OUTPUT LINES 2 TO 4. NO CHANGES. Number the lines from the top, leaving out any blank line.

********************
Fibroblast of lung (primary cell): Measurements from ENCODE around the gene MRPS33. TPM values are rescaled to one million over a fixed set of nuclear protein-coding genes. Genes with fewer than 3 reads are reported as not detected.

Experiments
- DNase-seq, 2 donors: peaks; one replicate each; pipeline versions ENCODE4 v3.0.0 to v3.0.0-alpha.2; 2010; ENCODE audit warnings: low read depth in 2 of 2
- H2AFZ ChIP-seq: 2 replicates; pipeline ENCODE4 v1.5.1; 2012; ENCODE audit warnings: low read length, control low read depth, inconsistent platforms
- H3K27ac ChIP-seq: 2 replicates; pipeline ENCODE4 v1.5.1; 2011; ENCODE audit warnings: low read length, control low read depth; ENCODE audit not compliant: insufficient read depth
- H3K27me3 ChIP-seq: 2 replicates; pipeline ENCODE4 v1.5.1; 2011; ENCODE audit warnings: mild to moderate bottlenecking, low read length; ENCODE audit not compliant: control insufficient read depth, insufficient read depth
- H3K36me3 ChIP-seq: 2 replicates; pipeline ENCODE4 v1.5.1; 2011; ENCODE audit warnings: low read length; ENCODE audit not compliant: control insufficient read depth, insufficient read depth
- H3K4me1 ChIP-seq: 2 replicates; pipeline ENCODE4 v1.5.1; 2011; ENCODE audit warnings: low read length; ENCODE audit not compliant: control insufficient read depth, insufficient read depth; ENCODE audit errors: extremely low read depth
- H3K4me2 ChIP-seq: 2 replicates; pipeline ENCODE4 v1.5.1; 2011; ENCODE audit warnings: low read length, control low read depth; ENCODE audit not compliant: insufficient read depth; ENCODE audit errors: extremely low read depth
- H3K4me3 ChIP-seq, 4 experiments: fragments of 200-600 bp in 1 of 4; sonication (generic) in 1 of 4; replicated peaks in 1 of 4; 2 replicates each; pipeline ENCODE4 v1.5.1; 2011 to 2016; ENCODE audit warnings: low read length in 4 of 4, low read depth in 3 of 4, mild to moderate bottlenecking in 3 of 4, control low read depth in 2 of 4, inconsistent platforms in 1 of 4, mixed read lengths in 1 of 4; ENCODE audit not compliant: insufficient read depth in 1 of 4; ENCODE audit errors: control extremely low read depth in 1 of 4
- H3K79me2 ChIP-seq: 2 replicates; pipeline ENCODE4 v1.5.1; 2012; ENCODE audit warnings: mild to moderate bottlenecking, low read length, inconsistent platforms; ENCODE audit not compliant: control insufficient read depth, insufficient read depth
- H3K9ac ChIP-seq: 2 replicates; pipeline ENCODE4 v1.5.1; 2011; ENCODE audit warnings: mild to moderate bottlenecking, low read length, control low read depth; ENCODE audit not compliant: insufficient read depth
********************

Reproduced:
Experiments
- DNase-seq, 2 donors: peaks; one replicate each; pipeline versions ENCODE4 v3.0.0 to v3.0.0-alpha.2; 2010; ENCODE audit warnings: low read depth in 2 of 2
- H2AFZ ChIP-seq: 2 replicates; pipeline ENCODE4 v1.5.1; 2012; ENCODE audit warnings: low read length, control low read depth, inconsistent platforms